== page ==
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Why addressing errors effectively lies at the heart of team performance

Luke Szyrmer July 2, 2022 7

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No one wakes up in the morning excited to go to work and look ignorant, incompetent, or disruptive. While it’s not true of everyone, I think it’s fair to say that anyone who gets a job wants to be there and usually wants to do well–for the purpose of self-respect. Look at how elated most people are when they accept a job after getting an offer. It’s when they enter into the “systems” at a particular company, that everything usually takes a left turn.

Modern Times (1936) trailer: capturing the essence of managing

In established companies, it’s sadly common for employees to be habituated in a context of fear of failure. Especially if there is a lot of pressure from management to perform at a high level. There are ambitious goals, often coupled with a lack of clarity on how they will be achieved. In practice, employees focus on looking busy (however that is defined). They end up fearing failure, of not living up to expectations.

As a manager, there is a fine line to draw here. You don’t want to set the bar too low and cause everyone to just slack off. The starting point here is one of psychological safety; according to the research, this is one of the main factors driving high performance in teams. In particular, how you handle errors, failures, or surprises in a way that keeps the team accountable while enabling them to believe that they will be listened to–if they speak up.

Common error types

According to Amy Edmondson in The Fearless Organization, there are 3 different types of errors which happen professionally, and their meaning is largely driven by context:

  1. mechanical errors in a highly repeated process that just need to be minimized in frequency: this is what Modern Times parodied
  2. interaction errors which result from highly complicated relationships, especially in a larger company
  3. thwarted expectations around a goal in the context of experimentation, often a surprising result of an experiment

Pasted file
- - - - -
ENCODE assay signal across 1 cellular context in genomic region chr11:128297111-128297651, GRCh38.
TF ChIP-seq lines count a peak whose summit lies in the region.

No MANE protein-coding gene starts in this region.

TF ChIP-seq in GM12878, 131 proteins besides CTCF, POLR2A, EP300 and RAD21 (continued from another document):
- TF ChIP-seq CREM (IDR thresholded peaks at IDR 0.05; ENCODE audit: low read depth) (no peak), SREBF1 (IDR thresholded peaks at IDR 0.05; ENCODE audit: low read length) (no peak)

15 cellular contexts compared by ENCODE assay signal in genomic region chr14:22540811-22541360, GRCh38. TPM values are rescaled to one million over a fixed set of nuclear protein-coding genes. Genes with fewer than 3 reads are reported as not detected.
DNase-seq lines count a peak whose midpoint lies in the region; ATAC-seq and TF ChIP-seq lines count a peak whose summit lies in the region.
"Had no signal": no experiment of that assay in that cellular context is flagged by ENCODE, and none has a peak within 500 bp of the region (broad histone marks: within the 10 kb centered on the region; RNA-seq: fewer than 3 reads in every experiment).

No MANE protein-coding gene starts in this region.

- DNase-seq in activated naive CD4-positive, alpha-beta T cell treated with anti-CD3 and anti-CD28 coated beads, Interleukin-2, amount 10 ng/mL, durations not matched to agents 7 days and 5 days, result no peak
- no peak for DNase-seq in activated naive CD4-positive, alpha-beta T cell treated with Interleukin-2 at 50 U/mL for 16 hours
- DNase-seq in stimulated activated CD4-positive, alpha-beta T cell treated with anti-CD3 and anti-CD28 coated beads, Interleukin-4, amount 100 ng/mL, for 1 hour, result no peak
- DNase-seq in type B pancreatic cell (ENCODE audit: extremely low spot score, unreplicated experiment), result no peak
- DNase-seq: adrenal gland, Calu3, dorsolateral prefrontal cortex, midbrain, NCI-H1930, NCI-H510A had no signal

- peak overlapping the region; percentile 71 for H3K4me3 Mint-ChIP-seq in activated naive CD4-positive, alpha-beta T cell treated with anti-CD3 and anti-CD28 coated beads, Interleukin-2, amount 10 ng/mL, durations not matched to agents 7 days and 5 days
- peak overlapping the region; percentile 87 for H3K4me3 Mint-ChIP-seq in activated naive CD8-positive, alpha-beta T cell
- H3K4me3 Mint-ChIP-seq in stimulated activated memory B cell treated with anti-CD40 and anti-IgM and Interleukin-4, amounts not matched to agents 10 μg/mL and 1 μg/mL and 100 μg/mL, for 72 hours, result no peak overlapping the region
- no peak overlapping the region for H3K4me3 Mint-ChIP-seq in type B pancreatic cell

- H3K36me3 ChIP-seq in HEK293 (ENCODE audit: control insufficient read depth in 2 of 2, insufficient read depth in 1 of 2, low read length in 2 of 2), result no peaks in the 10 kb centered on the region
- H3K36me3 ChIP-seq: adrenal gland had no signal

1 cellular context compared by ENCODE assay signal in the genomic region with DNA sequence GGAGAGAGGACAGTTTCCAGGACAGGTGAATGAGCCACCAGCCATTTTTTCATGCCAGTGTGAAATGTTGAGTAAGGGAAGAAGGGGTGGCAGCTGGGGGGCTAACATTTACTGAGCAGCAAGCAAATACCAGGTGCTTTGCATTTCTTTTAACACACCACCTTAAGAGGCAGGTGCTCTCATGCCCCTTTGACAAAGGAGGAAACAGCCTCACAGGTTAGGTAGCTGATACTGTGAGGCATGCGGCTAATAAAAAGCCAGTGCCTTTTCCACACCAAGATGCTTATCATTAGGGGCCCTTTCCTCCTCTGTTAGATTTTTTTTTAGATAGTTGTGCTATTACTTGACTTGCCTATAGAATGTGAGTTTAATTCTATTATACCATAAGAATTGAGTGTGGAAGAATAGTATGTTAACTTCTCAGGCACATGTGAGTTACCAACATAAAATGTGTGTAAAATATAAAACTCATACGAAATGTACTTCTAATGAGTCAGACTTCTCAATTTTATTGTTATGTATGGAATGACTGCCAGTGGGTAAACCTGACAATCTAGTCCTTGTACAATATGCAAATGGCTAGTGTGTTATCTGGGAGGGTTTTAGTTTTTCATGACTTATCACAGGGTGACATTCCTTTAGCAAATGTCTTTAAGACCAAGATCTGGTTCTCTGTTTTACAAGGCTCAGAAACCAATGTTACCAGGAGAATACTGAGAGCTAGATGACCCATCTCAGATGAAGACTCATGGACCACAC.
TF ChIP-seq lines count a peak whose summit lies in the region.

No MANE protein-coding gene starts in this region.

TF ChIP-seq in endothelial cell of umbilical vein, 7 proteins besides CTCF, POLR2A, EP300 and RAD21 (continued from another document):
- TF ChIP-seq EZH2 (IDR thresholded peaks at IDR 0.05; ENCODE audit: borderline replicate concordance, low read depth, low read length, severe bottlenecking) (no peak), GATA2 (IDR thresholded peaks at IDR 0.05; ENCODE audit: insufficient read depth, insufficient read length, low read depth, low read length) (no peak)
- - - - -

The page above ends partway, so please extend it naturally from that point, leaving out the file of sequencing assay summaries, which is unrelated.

A large part of the challenge of large companies is that they treat all errors as if they were all #1 by default. This approach may be tied to political gamesmanship. But not everything is just a deviation from a standard (regardless of who actually decides and imposes that standard). Especially in knowledge work like software, where completing something requires you to learn something you don’t know up front. Edmondson quips, “For knowledge work to flourish, the workplace must be one where people feel able to share their knowledge!”

I don’t know who dropped this in Leeds city centre but I feel their disappointment.
Photographer: Sarah Kilian | Source: Unsplash

In my software experience, most of the problems encountered, especially around people and process, were due to #2. Company systems were wrong, inadequate or just misaligned. Unfortunately, this typically meant that a person or department was singled out and blamed. I tried hard to bring the discussion back into a discussion around how the work was done, and if something could be done to prevent a similar problem from re-occurring.

The last type (#3) is essentially an opportunity to improve the company, the product, or the workflow, packaged as an intellectual surprise. Sometimes, the team would come across a much better way to solve or define a technical problem than they had originally wanted to do otherwise. This was particularly common in the early days of designing a large system. The same can be true on the business side, if the company is open to experimentation on that end. These are so valuable, that most innovation circles try to maximize the number of these errors through structured experimentation and record-keeping, in order to speed up overall progress.

Be open to taking ownership and admitting mistakes

From the perspective of psychological safety, it’s critical to start with assuming any error is a #2. This includes assuming that the leader in the system is responsible for the system. More importantly, he is also part of the system. Which means that the manager needs to be open to letting their ego bruised, and be willing to admit mistakes in front of their fellow team members, in the service of improving life for everyone. Once I did this enough times with my team, they realized and eventually believed that I was genuinely interested in optimizing how the team worked.

Set of four brass vintage skeleton keys on neutral background. Very steampunk look!
Photographer: Jen Theodore | Source: Unsplash

Essentially the way to solve the misaligned expectations problem (bar too high vs too low) is to view the work as a system. And that way, you depersonalize the work enough, that fears become less of a driver for action. Instead, employees follow their genuine interest in improving their own work life. This allays fears of failure. And gets everyone more involved and excited.

Ultimately, you care about the output your team produces, so focus your management on that, rather than on policing individual effectiveness. Paradoxically it produces better results.

Key Takeaways

  • Psychological safety lies at the heart of high performing teams
  • Most commonly errors are assumed to be individual mistakes, rather than the result of complicated interactions gone wrong.
  • Get the team excited about improving the workflow

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